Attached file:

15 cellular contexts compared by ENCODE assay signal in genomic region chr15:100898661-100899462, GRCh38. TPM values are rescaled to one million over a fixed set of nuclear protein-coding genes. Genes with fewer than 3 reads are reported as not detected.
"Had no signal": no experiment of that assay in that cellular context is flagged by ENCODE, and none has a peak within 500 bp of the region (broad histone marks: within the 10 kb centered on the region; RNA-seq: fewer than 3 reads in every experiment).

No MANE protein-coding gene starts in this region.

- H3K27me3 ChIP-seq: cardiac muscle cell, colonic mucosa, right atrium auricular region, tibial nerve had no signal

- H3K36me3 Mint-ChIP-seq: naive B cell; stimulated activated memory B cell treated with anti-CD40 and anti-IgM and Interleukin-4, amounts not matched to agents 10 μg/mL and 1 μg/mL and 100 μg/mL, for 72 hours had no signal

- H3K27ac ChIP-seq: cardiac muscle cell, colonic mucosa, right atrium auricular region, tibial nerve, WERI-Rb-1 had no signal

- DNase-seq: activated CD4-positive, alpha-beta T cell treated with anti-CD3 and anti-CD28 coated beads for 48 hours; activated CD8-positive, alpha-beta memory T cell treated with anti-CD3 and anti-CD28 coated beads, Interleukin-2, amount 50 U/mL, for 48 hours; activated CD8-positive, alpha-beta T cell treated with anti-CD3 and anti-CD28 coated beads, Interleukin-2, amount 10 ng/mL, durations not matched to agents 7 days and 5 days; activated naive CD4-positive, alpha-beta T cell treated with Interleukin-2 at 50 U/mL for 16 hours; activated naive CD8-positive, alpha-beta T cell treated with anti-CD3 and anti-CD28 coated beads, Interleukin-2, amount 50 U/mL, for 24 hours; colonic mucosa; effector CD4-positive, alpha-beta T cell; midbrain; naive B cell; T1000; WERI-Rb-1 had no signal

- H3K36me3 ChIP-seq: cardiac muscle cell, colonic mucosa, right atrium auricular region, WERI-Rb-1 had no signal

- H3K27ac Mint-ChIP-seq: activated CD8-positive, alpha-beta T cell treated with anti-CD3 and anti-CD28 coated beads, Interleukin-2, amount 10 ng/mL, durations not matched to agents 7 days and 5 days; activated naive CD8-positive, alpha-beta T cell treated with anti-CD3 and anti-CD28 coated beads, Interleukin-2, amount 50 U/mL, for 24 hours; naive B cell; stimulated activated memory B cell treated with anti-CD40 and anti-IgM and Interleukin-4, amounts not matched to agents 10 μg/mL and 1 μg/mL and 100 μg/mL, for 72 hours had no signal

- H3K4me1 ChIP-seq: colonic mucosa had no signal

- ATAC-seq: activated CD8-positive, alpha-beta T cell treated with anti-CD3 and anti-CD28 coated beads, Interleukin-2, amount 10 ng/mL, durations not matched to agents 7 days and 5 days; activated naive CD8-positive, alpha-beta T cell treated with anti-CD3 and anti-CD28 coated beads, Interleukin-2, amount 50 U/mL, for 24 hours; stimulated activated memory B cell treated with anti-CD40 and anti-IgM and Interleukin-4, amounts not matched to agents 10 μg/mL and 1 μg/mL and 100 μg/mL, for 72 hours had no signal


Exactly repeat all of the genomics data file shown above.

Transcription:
15 cellular contexts compared by ENCODE assay signal in genomic region chr15:100898661-100899462, GRCh38. TPM values are rescaled to one million over a fixed set of nuclear protein-coding genes. Genes with fewer than 3 reads are reported as not detected.
"Had no signal": no experiment of that assay in that cellular context is flagged by ENCODE, and none has a peak within 500 bp of the region (broad histone marks: within the 10 kb centered on the region; RNA-seq: fewer than 3 reads in every experiment).

No MANE protein-coding gene starts in this region.

- H3K27me3 ChIP-seq: cardiac muscle cell, colonic mucosa, right atrium auricular region, tibial nerve had no signal

- H3K36me3 Mint-ChIP-seq: naive B cell; stimulated activated memory B cell treated with anti-CD40 and anti-IgM and Interleukin-4, amounts not matched to agents 10 μg/mL and 1 μg/mL and 100 μg/mL, for 72 hours had no signal

- H3K27ac ChIP-seq: cardiac muscle cell, colonic mucosa, right atrium auricular region, tibial nerve, WERI-Rb-1 had no signal

- DNase-seq: activated CD4-positive, alpha-beta T cell treated with anti-CD3 and anti-CD28 coated beads for 48 hours; activated CD8-positive, alpha-beta memory T cell treated with anti-CD3 and anti-CD28 coated beads, Interleukin-2, amount 50 U/mL, for 48 hours; activated CD8-positive, alpha-beta T cell treated with anti-CD3 and anti-CD28 coated beads, Interleukin-2, amount 10 ng/mL, durations not matched to agents 7 days and 5 days; activated naive CD4-positive, alpha-beta T cell treated with Interleukin-2 at 50 U/mL for 16 hours; activated naive CD8-positive, alpha-beta T cell treated with anti-CD3 and anti-CD28 coated beads, Interleukin-2, amount 50 U/mL, for 24 hours; colonic mucosa; effector CD4-positive, alpha-beta T cell; midbrain; naive B cell; T1000; WERI-Rb-1 had no signal

- H3K36me3 ChIP-seq: cardiac muscle cell, colonic mucosa, right atrium auricular region, WERI-Rb-1 had no signal

- H3K27ac Mint-ChIP-seq: activated CD8-positive, alpha-beta T cell treated with anti-CD3 and anti-CD28 coated beads, Interleukin-2, amount 10 ng/mL, durations not matched to agents 7 days and 5 days; activated naive CD8-positive, alpha-beta T cell treated with anti-CD3 and anti-CD28 coated beads, Interleukin-2, amount 50 U/mL, for 24 hours; naive B cell; stimulated activated memory B cell treated with anti-CD40 and anti-IgM and Interleukin-4, amounts not matched to agents 10 μg/mL and 1 μg/mL and 100 μg/mL, for 72 hours had no signal

- H3K4me1 ChIP-seq: colonic mucosa had no signal

- ATAC-seq: activated CD8-positive, alpha-beta T cell treated with anti-CD3 and anti-CD28 coated beads, Interleukin-2, amount 10 ng/mL, durations not matched to agents 7 days and 5 days; activated naive CD8-positive, alpha-beta T cell treated with anti-CD3 and anti-CD28 coated beads, Interleukin-2, amount 50 U/mL, for 24 hours; stimulated activated memory B cell treated with anti-CD40 and anti-IgM and Interleukin-4, amounts not matched to agents 10 μg/mL and 1 μg/mL and 100 μg/mL, for 72 hours had no signal